Miner's Widow Sues Coal Companies For More Than $65 million

PIKEVILLE, Ky. (AP) - The widow of a miner killed in an
underground roof collapse at a southeastern Kentucky mine is
seeking more than $65 million in a lawsuit against the five
Virginia companies that oversee the operation.
Claudia Cole of Cumberland filed a wrongful death lawsuit
Thursday in federal court, accusing the defendants of negligence in
connection with her husband's August 2005 death at the Stillhouse
Mine No. 1 near Cumberland.
The suit says Black Mountain Resources, Harlan Resources,
Stillhouse Mining, Cumberland Land Corp. and Cumberland Resources
Corp. failed to ensure the mine complied with federal and state
safety laws and train employees on placement of roof supports.
The miners on her husband's shift were also allowed to work in a
mine area where there was a crack in the roof, according to the
lawsuit.
The body of Russell L. Cole, 39, was recovered four days after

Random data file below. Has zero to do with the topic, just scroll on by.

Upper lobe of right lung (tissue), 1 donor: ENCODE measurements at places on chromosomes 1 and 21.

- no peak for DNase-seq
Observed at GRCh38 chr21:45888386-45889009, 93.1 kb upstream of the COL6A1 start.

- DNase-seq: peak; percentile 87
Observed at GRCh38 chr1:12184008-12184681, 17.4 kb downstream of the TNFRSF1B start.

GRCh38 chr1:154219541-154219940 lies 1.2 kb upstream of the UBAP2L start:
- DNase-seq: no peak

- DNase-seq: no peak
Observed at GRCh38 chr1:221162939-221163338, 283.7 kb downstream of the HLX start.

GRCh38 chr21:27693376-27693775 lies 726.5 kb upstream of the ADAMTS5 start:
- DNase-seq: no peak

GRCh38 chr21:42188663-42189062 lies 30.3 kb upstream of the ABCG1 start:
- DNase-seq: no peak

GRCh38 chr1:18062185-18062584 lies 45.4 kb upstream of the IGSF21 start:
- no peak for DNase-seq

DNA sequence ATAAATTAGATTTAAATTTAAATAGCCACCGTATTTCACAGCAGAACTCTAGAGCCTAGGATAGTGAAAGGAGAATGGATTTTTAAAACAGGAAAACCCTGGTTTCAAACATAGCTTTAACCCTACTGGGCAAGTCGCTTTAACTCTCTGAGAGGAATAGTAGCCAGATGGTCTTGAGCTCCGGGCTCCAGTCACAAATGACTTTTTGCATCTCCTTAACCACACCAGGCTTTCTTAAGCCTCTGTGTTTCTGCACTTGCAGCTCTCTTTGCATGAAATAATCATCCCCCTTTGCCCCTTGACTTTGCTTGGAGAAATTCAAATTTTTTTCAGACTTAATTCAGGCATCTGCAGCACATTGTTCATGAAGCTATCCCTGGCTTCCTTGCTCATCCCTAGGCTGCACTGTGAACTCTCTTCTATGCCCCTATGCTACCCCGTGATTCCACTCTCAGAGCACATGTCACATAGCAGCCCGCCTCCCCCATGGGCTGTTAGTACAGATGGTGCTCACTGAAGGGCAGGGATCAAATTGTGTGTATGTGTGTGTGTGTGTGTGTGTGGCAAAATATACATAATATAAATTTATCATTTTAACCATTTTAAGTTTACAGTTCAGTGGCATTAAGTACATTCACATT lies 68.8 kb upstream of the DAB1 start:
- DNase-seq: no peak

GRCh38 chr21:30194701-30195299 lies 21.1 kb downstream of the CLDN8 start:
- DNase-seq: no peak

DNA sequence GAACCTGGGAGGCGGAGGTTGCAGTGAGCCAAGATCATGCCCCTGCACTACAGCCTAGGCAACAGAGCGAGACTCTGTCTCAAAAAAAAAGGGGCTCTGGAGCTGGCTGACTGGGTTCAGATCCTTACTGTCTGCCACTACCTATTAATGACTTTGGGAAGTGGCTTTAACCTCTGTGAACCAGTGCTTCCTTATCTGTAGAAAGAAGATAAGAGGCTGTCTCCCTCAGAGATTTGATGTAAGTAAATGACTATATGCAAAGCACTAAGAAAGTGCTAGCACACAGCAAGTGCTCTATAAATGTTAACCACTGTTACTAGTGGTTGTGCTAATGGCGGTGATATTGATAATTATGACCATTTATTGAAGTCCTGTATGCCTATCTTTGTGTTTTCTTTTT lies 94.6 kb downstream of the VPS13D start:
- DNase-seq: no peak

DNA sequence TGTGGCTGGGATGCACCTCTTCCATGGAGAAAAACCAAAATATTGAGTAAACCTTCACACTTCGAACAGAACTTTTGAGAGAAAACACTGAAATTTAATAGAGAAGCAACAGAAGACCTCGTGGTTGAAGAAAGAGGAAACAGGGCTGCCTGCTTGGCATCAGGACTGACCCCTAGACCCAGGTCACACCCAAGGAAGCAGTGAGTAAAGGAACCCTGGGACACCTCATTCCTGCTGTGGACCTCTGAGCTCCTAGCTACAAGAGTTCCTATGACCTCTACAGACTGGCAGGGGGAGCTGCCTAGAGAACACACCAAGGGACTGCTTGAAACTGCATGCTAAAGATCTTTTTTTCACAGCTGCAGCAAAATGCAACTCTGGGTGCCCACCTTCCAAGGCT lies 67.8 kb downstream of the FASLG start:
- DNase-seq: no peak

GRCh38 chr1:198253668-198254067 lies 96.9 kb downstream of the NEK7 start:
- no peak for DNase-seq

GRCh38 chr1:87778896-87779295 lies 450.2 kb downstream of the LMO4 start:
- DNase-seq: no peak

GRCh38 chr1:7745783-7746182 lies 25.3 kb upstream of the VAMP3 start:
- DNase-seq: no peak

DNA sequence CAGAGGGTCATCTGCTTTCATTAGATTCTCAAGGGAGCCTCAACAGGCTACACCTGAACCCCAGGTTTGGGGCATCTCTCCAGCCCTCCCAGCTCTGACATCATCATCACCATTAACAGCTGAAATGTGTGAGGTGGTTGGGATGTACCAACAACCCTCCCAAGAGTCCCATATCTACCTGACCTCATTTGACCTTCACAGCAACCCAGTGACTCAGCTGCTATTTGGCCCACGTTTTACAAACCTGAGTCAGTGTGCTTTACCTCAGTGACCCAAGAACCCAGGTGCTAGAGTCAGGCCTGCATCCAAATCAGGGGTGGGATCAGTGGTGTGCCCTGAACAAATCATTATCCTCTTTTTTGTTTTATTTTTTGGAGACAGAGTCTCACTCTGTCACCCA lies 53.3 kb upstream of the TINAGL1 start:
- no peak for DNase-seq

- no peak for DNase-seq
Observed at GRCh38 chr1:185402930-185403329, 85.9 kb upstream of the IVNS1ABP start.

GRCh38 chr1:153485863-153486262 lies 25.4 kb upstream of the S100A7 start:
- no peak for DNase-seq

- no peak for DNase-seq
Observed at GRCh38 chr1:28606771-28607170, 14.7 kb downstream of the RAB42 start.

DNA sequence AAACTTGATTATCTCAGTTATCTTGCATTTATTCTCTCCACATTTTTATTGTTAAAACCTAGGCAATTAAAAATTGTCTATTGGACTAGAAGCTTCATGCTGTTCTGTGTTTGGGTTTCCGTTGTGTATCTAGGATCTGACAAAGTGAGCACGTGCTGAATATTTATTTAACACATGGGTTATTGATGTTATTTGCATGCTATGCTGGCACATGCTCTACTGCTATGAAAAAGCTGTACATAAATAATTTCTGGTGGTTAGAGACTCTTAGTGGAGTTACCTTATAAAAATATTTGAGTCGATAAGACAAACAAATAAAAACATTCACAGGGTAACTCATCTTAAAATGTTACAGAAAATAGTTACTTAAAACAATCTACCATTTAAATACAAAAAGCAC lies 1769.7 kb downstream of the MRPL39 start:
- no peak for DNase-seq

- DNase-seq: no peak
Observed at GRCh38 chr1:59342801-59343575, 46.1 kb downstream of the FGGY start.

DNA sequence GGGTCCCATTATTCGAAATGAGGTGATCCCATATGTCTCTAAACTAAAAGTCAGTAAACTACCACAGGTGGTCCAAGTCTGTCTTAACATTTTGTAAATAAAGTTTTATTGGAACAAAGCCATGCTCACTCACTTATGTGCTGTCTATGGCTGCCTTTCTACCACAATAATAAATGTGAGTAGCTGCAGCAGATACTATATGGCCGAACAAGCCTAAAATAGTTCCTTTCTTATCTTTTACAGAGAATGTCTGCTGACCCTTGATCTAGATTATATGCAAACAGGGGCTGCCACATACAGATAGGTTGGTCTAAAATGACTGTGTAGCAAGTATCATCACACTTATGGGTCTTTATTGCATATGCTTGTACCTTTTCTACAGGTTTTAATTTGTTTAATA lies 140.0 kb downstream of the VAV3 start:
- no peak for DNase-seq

the rock fall that trapped him under a rock inside the Harlan
County mine. Cole was the mine foreman.
Claudia Cole and the couple's two children are seeking $1.6
million in damages for loss of wages, $50 million in punitive
damages and $15 million to compensate the children for the loss of
their father. They are also seeking a jury trial.
"From Claudia's perspective, she is seeking justice for her
family. ... She wouldn't take any money if she could have her
husband back," said Tony Oppegard, one of the attorneys
representing Cole's family.
Attempts to reach officials at the companies Thursday were
unsuccessful.
Another miner, Brandon Wilder, 23, was killed in the collapse.
Wilder's body was recovered about eight hours after the collapse,
but two more rock falls hindered the search and injured two people.
The deaths prompted $360,000 in federal fines against Stillhouse
Mining.
They also focused attention on so-called retreat mining, a
practice that has been blamed for the deaths of at least 17 coal
miners in the past seven years. The process requires the removal of
coal pillars, which hold up the roof.
In underground coal mining, crews first do what's called advance
mining, digging into the mountain to remove coal. Coal pillars 25
to 100 feet across are left in place, resulting in a network of
tunnels.
When companies have advanced as far as possible, they begin
retreat mining, so named because the miners are working toward the
outside of the mine. The process usually allows the companies to
remove 20 percent or more of the remaining coal.

(Copyright 2006 by The Associated Press. All Rights Reserved.)


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